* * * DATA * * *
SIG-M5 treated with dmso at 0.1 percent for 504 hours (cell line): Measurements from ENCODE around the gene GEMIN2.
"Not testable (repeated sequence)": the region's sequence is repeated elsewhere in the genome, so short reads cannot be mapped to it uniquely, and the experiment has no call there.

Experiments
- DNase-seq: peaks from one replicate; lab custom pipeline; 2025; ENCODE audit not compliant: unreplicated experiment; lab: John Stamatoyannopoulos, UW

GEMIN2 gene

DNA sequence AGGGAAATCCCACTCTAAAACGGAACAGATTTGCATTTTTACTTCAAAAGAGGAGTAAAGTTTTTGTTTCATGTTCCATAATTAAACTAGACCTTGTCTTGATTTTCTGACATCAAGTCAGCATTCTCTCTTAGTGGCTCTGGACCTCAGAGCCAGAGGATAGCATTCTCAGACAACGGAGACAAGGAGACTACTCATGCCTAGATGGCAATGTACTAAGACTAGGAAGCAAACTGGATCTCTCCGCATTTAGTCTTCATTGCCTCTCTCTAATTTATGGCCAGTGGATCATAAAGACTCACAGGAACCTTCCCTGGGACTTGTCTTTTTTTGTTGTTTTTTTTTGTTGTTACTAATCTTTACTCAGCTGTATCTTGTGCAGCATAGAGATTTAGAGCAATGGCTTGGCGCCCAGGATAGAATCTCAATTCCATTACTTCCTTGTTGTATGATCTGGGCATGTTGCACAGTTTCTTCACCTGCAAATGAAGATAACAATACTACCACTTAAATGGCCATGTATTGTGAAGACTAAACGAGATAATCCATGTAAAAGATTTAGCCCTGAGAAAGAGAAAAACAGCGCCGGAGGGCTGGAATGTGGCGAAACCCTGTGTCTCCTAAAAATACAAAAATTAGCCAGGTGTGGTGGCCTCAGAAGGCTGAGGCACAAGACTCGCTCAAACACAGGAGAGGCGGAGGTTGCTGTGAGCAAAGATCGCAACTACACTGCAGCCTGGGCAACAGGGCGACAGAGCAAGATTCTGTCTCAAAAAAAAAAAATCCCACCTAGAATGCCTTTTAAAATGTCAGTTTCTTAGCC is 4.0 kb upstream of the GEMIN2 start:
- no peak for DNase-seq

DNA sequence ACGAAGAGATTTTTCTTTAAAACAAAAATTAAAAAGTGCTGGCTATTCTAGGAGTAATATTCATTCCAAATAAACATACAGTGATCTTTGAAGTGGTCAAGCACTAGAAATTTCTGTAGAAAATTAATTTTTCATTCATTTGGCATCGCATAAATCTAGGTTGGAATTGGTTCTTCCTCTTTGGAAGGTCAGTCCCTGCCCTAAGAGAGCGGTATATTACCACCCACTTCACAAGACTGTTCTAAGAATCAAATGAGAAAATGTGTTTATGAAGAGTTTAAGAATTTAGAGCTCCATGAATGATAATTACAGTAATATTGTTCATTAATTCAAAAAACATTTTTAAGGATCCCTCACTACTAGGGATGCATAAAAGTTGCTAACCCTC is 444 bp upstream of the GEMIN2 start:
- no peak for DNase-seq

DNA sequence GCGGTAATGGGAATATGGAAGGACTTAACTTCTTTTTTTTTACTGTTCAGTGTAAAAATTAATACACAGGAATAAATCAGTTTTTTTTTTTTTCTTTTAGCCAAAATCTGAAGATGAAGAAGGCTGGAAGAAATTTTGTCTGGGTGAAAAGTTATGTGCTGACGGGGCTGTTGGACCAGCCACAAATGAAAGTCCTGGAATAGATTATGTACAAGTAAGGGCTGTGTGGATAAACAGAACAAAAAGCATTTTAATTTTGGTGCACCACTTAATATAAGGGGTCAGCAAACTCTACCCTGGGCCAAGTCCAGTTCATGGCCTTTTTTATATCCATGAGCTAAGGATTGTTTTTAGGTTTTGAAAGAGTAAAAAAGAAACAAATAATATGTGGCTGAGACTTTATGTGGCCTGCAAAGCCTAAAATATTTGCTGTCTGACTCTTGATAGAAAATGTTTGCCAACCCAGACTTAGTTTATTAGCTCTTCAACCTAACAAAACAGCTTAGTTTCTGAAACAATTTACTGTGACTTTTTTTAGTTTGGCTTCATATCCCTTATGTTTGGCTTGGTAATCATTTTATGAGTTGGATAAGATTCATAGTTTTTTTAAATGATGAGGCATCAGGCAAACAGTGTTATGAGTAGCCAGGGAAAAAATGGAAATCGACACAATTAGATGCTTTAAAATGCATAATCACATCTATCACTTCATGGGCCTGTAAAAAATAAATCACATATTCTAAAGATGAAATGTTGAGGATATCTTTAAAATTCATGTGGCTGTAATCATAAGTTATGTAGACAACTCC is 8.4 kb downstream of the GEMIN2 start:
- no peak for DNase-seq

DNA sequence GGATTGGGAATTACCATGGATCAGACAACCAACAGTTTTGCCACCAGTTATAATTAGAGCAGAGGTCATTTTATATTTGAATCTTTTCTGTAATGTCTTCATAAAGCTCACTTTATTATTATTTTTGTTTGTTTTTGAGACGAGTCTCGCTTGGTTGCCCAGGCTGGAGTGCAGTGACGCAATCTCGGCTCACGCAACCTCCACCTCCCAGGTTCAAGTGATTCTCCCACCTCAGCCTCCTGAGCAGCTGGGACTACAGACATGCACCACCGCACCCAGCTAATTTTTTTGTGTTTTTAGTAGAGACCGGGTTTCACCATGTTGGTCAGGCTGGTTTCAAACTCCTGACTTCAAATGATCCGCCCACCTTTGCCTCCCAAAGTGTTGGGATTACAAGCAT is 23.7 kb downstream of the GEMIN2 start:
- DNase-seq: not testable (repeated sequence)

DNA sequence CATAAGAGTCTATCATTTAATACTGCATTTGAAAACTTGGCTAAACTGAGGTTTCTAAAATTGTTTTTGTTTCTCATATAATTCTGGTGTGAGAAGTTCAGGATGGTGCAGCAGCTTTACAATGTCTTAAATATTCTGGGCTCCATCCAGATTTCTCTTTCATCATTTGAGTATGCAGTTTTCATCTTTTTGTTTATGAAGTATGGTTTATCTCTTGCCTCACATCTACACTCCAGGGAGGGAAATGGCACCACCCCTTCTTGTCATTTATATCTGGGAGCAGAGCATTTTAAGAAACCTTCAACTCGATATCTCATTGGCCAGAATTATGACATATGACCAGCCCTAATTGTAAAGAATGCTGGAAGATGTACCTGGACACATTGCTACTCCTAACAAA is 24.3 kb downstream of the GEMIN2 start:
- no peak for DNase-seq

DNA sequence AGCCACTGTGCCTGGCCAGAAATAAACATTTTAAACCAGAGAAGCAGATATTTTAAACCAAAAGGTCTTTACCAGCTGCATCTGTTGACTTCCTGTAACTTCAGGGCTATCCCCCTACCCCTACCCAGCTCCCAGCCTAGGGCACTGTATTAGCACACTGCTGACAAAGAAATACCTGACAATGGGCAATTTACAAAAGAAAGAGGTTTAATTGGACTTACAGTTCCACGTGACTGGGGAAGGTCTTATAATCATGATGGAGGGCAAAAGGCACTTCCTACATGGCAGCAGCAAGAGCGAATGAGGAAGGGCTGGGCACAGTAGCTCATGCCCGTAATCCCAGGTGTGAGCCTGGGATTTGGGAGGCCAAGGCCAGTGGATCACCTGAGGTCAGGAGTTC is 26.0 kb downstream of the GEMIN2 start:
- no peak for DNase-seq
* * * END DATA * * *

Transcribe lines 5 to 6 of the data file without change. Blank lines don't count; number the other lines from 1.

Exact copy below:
GEMIN2 gene

DNA sequence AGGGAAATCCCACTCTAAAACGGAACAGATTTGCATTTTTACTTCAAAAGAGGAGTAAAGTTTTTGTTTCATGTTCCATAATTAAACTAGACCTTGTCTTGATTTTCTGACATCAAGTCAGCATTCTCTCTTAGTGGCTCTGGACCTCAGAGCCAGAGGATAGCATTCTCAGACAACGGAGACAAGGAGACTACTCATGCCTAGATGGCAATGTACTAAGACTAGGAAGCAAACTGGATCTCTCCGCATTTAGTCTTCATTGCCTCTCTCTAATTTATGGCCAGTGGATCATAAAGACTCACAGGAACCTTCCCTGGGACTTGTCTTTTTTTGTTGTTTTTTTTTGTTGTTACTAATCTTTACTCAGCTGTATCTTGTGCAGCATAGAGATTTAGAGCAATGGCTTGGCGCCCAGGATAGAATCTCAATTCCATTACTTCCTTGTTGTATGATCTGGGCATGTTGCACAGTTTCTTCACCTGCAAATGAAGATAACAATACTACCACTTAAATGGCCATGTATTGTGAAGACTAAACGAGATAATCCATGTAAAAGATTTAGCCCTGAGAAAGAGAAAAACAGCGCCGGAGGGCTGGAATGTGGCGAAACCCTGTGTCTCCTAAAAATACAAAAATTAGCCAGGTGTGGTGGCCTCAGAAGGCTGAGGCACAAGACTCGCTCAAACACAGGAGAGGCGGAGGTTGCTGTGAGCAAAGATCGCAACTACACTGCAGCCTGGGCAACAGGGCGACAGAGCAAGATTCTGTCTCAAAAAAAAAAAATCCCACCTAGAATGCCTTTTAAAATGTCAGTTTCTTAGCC is 4.0 kb upstream of the GEMIN2 start: